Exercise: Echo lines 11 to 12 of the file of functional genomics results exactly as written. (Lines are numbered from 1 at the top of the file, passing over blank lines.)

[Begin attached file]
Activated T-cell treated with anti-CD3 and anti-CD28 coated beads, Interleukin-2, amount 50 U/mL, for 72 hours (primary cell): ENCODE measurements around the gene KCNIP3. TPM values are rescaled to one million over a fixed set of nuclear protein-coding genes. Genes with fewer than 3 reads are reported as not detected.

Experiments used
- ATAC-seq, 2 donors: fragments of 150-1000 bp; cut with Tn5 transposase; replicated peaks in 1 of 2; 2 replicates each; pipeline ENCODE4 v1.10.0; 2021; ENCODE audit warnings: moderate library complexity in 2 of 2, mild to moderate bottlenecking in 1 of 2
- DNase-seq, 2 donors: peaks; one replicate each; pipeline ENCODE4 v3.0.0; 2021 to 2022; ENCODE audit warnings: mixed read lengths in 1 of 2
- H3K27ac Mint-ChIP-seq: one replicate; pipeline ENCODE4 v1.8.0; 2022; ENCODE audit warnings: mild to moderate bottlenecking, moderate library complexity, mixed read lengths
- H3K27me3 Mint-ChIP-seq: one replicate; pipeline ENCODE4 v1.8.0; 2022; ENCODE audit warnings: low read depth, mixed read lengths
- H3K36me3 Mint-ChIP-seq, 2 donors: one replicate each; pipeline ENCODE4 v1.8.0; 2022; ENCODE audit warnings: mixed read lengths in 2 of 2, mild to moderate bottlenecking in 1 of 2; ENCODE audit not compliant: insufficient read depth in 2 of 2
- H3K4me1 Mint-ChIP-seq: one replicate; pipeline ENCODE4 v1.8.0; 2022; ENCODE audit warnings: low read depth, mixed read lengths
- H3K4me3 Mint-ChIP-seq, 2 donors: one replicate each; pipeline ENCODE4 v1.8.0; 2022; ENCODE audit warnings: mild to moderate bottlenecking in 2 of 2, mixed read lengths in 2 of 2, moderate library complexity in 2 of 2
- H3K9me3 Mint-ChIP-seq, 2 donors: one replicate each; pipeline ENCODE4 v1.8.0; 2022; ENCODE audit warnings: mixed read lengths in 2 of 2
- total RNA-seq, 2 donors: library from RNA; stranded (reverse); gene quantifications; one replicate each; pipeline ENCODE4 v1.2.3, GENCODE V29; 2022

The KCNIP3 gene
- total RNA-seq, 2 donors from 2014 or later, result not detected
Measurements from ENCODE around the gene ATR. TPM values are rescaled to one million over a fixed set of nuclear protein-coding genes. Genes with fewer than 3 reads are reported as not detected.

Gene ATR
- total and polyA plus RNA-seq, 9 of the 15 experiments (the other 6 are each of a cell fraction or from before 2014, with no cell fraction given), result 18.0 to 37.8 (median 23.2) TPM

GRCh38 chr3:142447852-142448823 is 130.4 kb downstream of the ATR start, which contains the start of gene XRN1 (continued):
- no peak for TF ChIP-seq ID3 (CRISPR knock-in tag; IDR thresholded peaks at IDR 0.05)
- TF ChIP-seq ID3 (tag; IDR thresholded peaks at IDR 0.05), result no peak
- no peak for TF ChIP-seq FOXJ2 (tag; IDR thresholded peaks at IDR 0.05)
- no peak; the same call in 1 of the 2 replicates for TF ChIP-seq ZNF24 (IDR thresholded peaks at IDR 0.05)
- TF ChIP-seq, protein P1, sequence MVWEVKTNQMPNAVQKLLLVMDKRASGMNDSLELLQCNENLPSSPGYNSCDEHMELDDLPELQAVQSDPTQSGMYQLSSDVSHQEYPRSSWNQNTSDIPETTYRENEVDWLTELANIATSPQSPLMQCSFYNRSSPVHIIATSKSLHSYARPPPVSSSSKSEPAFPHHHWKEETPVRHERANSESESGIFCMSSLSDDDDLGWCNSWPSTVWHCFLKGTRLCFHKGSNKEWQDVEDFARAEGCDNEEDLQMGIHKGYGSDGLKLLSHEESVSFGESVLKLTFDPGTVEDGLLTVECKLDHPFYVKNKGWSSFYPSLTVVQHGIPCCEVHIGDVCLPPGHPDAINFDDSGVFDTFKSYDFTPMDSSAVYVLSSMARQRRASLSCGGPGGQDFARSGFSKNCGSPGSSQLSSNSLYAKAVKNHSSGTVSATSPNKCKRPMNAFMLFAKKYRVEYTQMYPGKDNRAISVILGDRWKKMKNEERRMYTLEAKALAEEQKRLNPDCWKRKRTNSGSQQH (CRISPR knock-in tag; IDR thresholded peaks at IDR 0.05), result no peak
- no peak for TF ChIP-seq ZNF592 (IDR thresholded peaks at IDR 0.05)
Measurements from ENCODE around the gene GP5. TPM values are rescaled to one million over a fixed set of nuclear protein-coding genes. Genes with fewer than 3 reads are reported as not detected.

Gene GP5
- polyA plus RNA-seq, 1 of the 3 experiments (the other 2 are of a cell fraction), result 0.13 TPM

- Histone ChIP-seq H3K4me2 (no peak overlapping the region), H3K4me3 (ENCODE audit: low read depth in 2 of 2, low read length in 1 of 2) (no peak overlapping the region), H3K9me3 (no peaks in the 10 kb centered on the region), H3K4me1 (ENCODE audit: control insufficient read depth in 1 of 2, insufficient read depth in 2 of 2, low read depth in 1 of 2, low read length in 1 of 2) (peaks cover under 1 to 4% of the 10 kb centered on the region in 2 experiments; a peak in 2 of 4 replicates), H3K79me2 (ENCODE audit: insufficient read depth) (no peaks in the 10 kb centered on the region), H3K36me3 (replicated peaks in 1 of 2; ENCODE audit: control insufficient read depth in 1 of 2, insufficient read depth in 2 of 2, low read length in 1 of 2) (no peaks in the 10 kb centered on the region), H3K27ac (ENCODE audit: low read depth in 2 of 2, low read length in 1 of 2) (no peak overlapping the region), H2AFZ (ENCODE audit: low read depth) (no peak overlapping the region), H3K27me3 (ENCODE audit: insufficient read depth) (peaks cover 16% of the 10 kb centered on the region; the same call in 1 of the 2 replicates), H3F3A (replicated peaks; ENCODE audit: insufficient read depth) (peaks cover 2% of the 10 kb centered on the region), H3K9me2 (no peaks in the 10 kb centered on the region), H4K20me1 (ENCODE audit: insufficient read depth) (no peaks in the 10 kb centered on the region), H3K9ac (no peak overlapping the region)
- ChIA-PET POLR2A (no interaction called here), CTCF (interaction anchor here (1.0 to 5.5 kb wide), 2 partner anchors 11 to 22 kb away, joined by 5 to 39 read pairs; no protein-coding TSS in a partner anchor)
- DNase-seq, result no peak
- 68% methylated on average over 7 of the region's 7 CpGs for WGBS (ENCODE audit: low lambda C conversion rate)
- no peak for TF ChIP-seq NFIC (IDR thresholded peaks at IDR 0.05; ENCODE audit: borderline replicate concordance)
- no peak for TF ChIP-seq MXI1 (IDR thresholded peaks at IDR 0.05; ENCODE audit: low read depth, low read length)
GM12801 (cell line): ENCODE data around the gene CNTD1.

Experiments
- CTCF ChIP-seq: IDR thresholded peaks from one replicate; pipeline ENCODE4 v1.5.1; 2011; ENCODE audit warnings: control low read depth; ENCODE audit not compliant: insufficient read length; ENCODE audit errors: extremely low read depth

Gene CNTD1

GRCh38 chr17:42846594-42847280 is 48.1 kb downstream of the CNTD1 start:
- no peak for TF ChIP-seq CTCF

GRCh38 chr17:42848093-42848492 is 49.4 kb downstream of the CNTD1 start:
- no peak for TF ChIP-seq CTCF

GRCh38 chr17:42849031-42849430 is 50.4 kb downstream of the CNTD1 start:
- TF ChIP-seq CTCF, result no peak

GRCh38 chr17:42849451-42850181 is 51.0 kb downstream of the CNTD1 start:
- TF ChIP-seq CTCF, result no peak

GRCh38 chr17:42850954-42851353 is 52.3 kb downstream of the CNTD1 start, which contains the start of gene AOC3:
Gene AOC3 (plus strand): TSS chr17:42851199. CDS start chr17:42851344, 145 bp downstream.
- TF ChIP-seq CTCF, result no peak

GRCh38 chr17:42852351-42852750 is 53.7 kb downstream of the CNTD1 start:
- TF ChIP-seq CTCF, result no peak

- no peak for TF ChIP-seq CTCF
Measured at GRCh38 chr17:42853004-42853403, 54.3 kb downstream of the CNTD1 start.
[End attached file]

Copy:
- total RNA-seq, 2 donors: library from RNA; stranded (reverse); gene quantifications; one replicate each; pipeline ENCODE4 v1.2.3, GENCODE V29; 2022

The KCNIP3 gene